Moravian instruments, Inc., source: https://www.gxccd.com/art?id=564&lang=409, printed: 17.8.2019 12:53:12
|SIPS undergoes continued development and new features are regularly added with every minor version release. This release brought the full support for the new Cx CMOS-based astronomical cameras, but numerous other features and enhancements were also added — for instance SIPS now understands two new types of star catalogs.|
With the introduction of C1 series of planetary and autoguider cameras and C2 cooled cameras, support for these new models were gradually added into subsequent SIPS releases. C1 cameras were fully supported in v3.11 and this version 3.14 fully supports soon to be released C2 cooled CMOS cameras.
Introduction of CMOS cameras required adding of the possibility to set camera gain. So, the SIPS main camera control window had to be slightly redesigned to free-up some space for gain control. The NIR preflash is set only sparsely. So, the preflash controls were moved into new dialog box, opened by single button, which label also shows whether the preflash is enabled or disabled. If the preflash settings has to be changed, click on the button opens dialog box.
If the connected camera does not support NIR Preflash, the button remains disabled. On the other hand, cameras allowing to set gain cause enabling of the newly introduced Gain count box.
SIPS camera drivers and also Imager window offer gain setting in the camera-specific units. This allows the best possible gain control — gain is set by the steps allowed by hardware. The problem is every camera allows different number of gain steps. The Gain count box upper limit is always set to the maximum possible gain, allowed by actually connected camera. If the user is not aware of the maximum possible gain, it is possible just to enter some really big number and the Gain count box cuts it to the maximum allowed number.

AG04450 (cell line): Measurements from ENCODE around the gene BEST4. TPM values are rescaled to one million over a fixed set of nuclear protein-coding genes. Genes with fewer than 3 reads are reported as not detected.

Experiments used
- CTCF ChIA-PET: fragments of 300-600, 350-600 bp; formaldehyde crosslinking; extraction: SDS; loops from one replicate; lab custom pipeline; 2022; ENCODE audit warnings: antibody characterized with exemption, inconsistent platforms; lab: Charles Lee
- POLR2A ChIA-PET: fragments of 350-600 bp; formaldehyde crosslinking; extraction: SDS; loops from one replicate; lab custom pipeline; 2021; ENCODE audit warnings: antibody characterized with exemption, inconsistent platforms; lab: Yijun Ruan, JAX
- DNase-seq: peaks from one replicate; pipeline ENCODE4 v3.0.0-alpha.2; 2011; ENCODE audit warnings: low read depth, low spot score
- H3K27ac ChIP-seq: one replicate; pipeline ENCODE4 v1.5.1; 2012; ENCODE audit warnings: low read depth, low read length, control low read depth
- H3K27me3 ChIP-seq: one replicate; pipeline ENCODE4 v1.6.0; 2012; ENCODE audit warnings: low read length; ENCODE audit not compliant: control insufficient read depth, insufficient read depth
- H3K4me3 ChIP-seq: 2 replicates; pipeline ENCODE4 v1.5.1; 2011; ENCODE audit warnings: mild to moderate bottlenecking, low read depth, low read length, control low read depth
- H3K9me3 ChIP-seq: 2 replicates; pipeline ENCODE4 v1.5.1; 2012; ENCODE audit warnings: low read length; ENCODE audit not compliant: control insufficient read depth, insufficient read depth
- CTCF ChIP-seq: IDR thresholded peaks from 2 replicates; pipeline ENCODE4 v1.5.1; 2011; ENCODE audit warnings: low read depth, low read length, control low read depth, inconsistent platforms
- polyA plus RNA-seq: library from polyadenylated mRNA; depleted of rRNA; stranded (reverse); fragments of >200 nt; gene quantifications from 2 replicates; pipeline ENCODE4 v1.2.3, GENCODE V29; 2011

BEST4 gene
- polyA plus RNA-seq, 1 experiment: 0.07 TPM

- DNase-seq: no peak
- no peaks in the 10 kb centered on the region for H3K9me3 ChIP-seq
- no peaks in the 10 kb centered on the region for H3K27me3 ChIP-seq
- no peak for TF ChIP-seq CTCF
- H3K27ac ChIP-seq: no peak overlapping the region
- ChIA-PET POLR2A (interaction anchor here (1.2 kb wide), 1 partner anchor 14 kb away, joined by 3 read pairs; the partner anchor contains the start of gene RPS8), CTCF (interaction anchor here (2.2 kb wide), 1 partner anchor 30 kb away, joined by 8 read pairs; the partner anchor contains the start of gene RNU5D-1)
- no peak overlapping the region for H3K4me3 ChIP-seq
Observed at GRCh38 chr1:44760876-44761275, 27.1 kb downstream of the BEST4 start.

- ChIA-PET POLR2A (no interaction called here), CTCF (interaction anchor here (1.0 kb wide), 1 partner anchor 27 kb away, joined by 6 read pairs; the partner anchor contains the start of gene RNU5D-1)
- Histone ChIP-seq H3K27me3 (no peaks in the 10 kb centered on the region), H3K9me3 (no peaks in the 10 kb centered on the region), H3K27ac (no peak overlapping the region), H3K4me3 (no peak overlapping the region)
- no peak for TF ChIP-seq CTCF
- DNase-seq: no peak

SIPS supported USNO-A2.0 and UCAC4 catalogs for astrometric plate solving. Two more catalogs were added: UCAC5 and especially USBO-B1.0.
While USNO-A2.0 is always distributed with big-endian byte sequence in integer numbers, USNO-B1.0 is available in both big-endian and little-endian variants. As Intel and AMD x86 computers are little-endian machines and at the same time PCs equipped with x86 are used by absolute majority researchers and scientists, little-endian variant of USNO-B1.0 is more common and also SIPS expects little-endian variant.
The UCAC5 catalog contains even less stars than UCAC4 and only offers better coordinates precision, so, its usage for photometry applications is not much beneficial. On the other side, USNO-B1.0 contains uncomparatively more stars than both USNO-A2.0 or UCAC4/5.
Using of USNO-B1.0 leaves almost no star in the field of view without cross-identification, which is especially useful when stars should be published etc. But USNO-B1.0 contains only very little information about every star. For example only red and blue magnitudes are given and these magnitudes do not fit any standard photometric system. On the other side UCAC4 catalog contains many standard magnitudes.
So, it is much better to use UCAC4 providing the star of interest is contained in it. If the star is missing from UCAC4, it is useful to use USNO-B1.0 at last to have a valid cross-identification and rough estimates of standard magnitudes calculated from red and blue values. Which catalog is then better to use? SIPS offers solution of this problem by offering a possibility to define secondary catalog in addition to the primary one.
If the particular image (plate) cannot be matched with primary catalog, SIPS tries the secondary one. But this is only a rare possibility, matching works either in both catalogs or in neither of them. The main purpose of the secondary catalog ot offer cross-identification of stars missing from the primary catalog. When the image is matched with primary catalog, SIPS matches all unidentified stars with a secondary catalog.
SIPS is a freeware and can be downloaded from the Download section of this web site.
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